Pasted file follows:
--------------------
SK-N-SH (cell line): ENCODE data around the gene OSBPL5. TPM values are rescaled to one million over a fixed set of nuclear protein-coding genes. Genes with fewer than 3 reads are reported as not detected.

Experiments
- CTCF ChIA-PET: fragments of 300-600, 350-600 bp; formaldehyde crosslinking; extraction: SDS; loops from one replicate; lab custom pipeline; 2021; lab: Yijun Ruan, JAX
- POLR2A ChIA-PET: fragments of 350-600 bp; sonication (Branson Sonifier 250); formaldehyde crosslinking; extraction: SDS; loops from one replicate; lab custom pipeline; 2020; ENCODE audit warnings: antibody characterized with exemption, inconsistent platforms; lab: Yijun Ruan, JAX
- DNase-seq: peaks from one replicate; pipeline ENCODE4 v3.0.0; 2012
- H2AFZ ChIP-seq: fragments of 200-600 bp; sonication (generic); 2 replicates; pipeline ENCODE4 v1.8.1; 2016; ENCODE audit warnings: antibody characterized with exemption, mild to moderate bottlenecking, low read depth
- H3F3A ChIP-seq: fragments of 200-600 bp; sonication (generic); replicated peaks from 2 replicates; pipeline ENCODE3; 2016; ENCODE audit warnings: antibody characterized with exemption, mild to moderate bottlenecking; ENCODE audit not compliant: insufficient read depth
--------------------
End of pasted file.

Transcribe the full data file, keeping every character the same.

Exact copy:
SK-N-SH (cell line): ENCODE data around the gene OSBPL5. TPM values are rescaled to one million over a fixed set of nuclear protein-coding genes. Genes with fewer than 3 reads are reported as not detected.

Experiments
- CTCF ChIA-PET: fragments of 300-600, 350-600 bp; formaldehyde crosslinking; extraction: SDS; loops from one replicate; lab custom pipeline; 2021; lab: Yijun Ruan, JAX
- POLR2A ChIA-PET: fragments of 350-600 bp; sonication (Branson Sonifier 250); formaldehyde crosslinking; extraction: SDS; loops from one replicate; lab custom pipeline; 2020; ENCODE audit warnings: antibody characterized with exemption, inconsistent platforms; lab: Yijun Ruan, JAX
- DNase-seq: peaks from one replicate; pipeline ENCODE4 v3.0.0; 2012
- H2AFZ ChIP-seq: fragments of 200-600 bp; sonication (generic); 2 replicates; pipeline ENCODE4 v1.8.1; 2016; ENCODE audit warnings: antibody characterized with exemption, mild to moderate bottlenecking, low read depth
- H3F3A ChIP-seq: fragments of 200-600 bp; sonication (generic); replicated peaks from 2 replicates; pipeline ENCODE3; 2016; ENCODE audit warnings: antibody characterized with exemption, mild to moderate bottlenecking; ENCODE audit not compliant: insufficient read depth